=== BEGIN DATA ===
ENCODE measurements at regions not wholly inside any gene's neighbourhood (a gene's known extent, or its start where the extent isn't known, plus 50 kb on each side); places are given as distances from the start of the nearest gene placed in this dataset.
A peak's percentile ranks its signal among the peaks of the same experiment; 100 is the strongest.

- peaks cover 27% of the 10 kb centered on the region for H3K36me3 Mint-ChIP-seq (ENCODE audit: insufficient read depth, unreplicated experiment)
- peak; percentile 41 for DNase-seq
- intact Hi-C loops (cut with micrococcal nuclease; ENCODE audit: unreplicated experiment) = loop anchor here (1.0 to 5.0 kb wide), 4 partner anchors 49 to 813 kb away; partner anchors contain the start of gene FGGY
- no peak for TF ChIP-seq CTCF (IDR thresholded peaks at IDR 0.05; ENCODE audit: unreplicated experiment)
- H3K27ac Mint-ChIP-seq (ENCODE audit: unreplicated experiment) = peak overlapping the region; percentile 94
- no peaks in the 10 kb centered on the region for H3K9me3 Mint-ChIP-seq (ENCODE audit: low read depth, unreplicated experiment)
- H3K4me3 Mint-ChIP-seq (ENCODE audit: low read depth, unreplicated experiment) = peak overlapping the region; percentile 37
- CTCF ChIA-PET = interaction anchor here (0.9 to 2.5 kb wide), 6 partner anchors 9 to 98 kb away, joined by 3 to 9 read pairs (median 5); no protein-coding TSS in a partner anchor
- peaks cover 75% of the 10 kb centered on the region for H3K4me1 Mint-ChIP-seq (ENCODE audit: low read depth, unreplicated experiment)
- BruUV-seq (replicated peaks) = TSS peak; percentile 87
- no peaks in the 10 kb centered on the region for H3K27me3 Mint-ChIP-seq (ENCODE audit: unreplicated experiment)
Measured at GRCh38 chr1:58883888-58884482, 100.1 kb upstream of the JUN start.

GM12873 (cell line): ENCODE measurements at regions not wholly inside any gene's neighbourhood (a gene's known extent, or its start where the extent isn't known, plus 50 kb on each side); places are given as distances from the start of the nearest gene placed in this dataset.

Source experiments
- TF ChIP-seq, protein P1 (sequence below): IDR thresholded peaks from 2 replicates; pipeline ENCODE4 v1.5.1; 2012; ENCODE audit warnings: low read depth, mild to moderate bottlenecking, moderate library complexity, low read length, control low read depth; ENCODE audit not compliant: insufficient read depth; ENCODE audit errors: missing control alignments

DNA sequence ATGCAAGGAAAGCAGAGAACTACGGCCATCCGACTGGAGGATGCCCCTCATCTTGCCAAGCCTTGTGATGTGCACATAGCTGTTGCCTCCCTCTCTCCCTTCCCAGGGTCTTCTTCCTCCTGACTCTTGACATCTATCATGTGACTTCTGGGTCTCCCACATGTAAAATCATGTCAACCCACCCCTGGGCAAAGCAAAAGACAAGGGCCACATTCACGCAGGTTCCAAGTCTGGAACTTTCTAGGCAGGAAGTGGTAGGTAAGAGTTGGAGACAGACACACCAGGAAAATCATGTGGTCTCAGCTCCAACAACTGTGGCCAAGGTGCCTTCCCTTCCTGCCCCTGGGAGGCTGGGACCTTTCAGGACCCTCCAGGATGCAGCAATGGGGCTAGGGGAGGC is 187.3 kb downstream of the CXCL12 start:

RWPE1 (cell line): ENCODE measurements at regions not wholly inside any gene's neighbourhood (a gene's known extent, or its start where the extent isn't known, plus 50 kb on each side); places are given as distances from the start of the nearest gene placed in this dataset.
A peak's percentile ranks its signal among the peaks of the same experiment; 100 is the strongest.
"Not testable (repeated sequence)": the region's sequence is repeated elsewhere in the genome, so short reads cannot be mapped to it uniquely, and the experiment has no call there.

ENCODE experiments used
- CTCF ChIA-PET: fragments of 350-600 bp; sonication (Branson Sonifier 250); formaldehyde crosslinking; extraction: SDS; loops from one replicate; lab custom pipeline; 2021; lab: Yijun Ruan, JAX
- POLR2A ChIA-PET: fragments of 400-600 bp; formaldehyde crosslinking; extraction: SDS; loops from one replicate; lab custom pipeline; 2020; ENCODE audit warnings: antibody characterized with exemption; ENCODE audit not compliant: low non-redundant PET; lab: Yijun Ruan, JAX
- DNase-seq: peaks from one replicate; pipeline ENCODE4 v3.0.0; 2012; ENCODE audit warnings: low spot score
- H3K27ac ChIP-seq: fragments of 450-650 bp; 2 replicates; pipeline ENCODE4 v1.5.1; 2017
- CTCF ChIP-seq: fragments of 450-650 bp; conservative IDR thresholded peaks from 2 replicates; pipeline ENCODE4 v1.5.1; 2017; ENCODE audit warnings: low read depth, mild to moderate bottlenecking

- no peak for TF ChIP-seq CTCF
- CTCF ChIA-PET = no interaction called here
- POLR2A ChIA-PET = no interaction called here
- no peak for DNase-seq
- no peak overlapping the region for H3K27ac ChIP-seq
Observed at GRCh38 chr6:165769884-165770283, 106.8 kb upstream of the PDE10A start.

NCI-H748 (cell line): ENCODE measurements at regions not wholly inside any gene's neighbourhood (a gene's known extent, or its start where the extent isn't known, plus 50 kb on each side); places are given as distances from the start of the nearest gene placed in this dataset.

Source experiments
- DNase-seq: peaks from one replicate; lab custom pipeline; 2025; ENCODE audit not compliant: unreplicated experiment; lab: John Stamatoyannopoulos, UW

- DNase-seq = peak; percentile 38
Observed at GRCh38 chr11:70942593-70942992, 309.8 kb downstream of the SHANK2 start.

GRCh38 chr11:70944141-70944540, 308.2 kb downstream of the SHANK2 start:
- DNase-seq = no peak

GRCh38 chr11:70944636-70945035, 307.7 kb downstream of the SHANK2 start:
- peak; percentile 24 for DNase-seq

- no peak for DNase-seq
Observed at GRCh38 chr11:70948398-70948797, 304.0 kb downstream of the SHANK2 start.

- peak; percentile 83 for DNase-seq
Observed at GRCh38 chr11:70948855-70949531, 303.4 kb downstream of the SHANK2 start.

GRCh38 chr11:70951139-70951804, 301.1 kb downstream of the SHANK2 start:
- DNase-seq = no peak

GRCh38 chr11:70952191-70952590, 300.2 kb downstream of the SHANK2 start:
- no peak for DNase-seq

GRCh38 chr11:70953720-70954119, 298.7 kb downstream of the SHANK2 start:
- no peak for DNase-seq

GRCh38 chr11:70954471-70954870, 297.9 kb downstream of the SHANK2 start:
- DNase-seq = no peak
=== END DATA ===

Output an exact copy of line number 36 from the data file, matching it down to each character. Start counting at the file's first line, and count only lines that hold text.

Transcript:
- DNase-seq: peaks from one replicate; lab custom pipeline; 2025; ENCODE audit not compliant: unreplicated experiment; lab: John Stamatoyannopoulos, UW